Growing up in Medford, Massachusetts, Michael Bloomberg used to take a trolley, a subway, and a bus to the Museum of Science every Saturday morning. Of this decades-long relationship, Bloomberg says, "I know how important this Museum is and what an impact it can have on young people — because I was one of those young people."
Now Bloomberg — a renowned philanthropist, engineer, and 108th mayor of New York City — has ensured that visitors can have the same eye-opening, life-changing experiences he did as a boy. The $50 million gift provides an endowment for the support of the Museum’s Education Division to be named the William and Charlotte Bloomberg Science Education Center in honor of his parents. It also provides funds to research, design, develop, pilot-test, and disseminate computational thinking/computer science curriculum and activities, as well as funds to develop and produce high-quality food-science initiatives.
The largest single gift in the Museum’s history — the endowment solidifies the Museum’s position as one of the premier educational institutions in the world and transforms its ability to inspire all who enter to think, learn, and question. It also makes possible the longevity of the dynamic exhibits and inspirational programs you know and love. According to Annette Sawyer, vice president of education and enrichment, "by stepping forward with this commitment, Mr. Bloomberg has provided clear evidence that what we do at the Museum matters. We help people imagine and dream. We transform lives."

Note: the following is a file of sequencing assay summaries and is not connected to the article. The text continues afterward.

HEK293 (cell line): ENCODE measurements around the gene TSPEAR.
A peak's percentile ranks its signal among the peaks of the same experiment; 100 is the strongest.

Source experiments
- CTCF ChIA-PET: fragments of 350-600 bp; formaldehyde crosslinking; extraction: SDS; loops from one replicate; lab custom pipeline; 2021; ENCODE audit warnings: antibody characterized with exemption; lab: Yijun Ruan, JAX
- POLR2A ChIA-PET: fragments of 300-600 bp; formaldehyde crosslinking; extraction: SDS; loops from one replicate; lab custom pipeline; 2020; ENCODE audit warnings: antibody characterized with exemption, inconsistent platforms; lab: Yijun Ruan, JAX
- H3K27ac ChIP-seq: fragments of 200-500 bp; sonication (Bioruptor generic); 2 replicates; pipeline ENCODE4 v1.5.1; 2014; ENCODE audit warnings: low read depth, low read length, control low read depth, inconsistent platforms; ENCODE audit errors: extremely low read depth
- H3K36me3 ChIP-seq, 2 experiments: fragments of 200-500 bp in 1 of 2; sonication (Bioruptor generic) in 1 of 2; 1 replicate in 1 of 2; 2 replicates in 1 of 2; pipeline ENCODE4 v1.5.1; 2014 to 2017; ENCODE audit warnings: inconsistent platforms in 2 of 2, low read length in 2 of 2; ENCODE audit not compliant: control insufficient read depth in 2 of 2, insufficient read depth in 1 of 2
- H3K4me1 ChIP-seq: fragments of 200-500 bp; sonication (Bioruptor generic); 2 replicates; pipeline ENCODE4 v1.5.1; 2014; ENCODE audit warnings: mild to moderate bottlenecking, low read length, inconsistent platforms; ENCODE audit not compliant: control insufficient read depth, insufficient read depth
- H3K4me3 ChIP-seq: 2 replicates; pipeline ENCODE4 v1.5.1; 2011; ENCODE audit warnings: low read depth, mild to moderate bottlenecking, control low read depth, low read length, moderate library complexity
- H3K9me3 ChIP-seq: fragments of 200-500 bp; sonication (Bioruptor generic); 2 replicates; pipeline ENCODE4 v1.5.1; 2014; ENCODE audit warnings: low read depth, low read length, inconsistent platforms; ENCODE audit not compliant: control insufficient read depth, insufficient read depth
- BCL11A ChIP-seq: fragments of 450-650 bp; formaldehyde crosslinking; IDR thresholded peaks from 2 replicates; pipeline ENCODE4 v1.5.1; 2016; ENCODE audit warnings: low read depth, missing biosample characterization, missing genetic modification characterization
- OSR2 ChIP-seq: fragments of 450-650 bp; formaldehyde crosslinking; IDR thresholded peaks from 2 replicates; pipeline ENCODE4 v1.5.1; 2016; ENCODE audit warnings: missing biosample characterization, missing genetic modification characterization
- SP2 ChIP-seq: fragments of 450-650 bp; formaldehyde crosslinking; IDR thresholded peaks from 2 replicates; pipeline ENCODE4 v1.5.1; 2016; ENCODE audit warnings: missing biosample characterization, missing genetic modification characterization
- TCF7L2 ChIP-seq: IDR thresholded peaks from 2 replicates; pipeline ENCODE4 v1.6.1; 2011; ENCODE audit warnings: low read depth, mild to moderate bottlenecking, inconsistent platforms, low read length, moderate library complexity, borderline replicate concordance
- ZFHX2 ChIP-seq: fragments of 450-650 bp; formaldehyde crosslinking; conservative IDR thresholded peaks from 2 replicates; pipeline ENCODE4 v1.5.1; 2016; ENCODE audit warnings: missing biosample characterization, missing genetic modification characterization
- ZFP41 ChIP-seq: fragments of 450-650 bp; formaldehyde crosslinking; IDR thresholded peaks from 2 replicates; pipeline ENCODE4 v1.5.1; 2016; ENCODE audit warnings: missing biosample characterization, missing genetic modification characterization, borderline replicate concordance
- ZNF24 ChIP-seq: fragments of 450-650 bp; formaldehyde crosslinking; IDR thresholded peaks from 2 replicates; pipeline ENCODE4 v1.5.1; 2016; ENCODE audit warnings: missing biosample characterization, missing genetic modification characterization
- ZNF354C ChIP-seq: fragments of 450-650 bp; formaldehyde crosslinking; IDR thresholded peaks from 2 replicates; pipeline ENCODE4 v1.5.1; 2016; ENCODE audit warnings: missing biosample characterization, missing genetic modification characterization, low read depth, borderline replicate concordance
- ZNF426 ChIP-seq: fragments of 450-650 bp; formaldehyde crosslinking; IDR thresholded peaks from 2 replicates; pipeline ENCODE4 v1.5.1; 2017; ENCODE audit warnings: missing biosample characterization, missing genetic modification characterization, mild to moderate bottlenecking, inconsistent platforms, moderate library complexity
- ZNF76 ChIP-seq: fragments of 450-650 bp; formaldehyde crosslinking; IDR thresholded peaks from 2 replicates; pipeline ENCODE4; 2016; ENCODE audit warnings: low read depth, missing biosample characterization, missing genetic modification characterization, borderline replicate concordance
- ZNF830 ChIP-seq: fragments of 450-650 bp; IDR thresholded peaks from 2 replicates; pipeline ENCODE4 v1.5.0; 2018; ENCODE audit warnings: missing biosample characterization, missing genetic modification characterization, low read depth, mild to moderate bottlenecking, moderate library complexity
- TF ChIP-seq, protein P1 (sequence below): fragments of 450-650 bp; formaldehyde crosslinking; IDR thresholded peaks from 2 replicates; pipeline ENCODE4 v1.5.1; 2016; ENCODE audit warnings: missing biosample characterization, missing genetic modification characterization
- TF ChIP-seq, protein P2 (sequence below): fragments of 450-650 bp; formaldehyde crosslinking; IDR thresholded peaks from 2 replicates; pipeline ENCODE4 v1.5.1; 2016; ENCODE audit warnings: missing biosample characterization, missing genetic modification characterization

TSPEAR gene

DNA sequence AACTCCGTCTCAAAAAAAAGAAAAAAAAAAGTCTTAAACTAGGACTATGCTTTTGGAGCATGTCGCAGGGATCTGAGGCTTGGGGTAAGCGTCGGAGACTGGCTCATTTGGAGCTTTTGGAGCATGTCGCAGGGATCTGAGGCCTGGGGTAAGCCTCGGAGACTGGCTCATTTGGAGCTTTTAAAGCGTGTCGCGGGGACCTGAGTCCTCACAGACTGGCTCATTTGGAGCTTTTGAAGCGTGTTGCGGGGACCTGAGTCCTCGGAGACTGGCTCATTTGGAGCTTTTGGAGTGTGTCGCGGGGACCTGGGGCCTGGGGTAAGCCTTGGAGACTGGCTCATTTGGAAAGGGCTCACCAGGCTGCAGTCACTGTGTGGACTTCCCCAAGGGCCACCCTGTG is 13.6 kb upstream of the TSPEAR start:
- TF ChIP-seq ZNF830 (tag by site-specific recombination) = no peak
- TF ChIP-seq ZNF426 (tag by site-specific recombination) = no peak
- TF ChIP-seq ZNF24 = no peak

This endowment will support everything you think of when you imagine the Museum—from dynamic exhibits and live animal shows to teacher development and speaker events. This includes computer science and food science initiatives that will educate children about computer science and computational thinking, as well as nutrition, sustainability, food chemistry, and healthy cooking, respectively. "Michael Bloomberg has propelled the Museum forward in its ability to excite visitors with interactive experiences and continue the educational focus we’ve had for decades," says Christine Reich, vice president of exhibit development and conservation. "Fostering STEM habits of mind — questioning, imagining, creating, testing — has always been at the heart of the Museum. With this gift, we can continue our inspiring educational work into the future."
So the next time you visit, take note of the new dedication signage that heralds this gift. Also take note of the many familiar and thrilling experiences you’ve come to associate with the Museum of Science: the look of wonder in your child’s eye as he gazes up at Triceratops Cliff, the dramatic intensity of a lightning show in the Theater of Electricity, your budding scientist’s curiosity as she examines a fossil in the Discovery Center or measures her foot in the Hall of Human Life. Take note and consider: A young boy named Michael Bloomberg had a first teacher — one who had a profound impact on his life. As he will tell you, "that teacher was the Museum of Science."
Michael Bloomberg grew up in Medford and spent much of his childhood at the Museum. Eventually settling in New York City, where he launched his world-renowned company Bloomberg, L.P. and later became a three-term mayor, he credits those visits to the Museum as inspiring him to "become an engineer, a technology entrepreneur, a philanthropist, and a mayor."
"Those mornings were the highlight of my weeks—and they helped define the course of my life," Bloomberg says. "The Museum of Science is where I learned to ask questions, to recognize just how much there is to learn about the world, and to follow science wherever it leads."
Museum president and director Ioannis Miaoulis could not be more honored by Bloomberg’s endorsement of the Museum’s mission. "We are thrilled by Mike's extraordinary generosity," he says. "With his gift, he is investing in young people — in making a new generation of critical thinkers. This generous gift dramatically expands our capacity to make science, technology, engineering, and math (STEM) accessible to all."
© 1996-2019 Museum of Science, Boston – All rights reserved.